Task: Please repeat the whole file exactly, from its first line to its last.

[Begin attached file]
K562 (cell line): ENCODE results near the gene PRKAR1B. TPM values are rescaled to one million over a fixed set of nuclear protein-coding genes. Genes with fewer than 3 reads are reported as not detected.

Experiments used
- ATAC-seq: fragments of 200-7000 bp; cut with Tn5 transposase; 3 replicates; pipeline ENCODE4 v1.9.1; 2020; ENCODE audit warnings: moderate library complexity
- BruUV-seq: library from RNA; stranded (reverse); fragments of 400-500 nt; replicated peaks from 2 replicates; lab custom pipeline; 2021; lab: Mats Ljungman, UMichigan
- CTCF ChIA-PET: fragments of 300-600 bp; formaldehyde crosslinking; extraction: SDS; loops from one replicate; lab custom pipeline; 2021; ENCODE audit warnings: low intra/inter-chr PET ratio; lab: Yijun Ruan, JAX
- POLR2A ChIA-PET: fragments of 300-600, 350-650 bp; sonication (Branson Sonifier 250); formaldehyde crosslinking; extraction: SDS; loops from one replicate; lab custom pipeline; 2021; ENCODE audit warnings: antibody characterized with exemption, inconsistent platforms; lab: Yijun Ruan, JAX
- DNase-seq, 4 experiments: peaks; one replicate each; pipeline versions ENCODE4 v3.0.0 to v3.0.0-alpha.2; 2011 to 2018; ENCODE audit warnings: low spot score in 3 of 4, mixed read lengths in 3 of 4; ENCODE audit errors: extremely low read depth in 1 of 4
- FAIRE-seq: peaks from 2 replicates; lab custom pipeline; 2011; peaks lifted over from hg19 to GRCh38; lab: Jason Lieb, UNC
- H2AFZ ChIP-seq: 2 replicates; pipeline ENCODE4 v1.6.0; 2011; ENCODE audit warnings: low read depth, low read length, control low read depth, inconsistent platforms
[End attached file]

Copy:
K562 (cell line): ENCODE results near the gene PRKAR1B. TPM values are rescaled to one million over a fixed set of nuclear protein-coding genes. Genes with fewer than 3 reads are reported as not detected.

Experiments used
- ATAC-seq: fragments of 200-7000 bp; cut with Tn5 transposase; 3 replicates; pipeline ENCODE4 v1.9.1; 2020; ENCODE audit warnings: moderate library complexity
- BruUV-seq: library from RNA; stranded (reverse); fragments of 400-500 nt; replicated peaks from 2 replicates; lab custom pipeline; 2021; lab: Mats Ljungman, UMichigan
- CTCF ChIA-PET: fragments of 300-600 bp; formaldehyde crosslinking; extraction: SDS; loops from one replicate; lab custom pipeline; 2021; ENCODE audit warnings: low intra/inter-chr PET ratio; lab: Yijun Ruan, JAX
- POLR2A ChIA-PET: fragments of 300-600, 350-650 bp; sonication (Branson Sonifier 250); formaldehyde crosslinking; extraction: SDS; loops from one replicate; lab custom pipeline; 2021; ENCODE audit warnings: antibody characterized with exemption, inconsistent platforms; lab: Yijun Ruan, JAX
- DNase-seq, 4 experiments: peaks; one replicate each; pipeline versions ENCODE4 v3.0.0 to v3.0.0-alpha.2; 2011 to 2018; ENCODE audit warnings: low spot score in 3 of 4, mixed read lengths in 3 of 4; ENCODE audit errors: extremely low read depth in 1 of 4
- FAIRE-seq: peaks from 2 replicates; lab custom pipeline; 2011; peaks lifted over from hg19 to GRCh38; lab: Jason Lieb, UNC
- H2AFZ ChIP-seq: 2 replicates; pipeline ENCODE4 v1.6.0; 2011; ENCODE audit warnings: low read depth, low read length, control low read depth, inconsistent platforms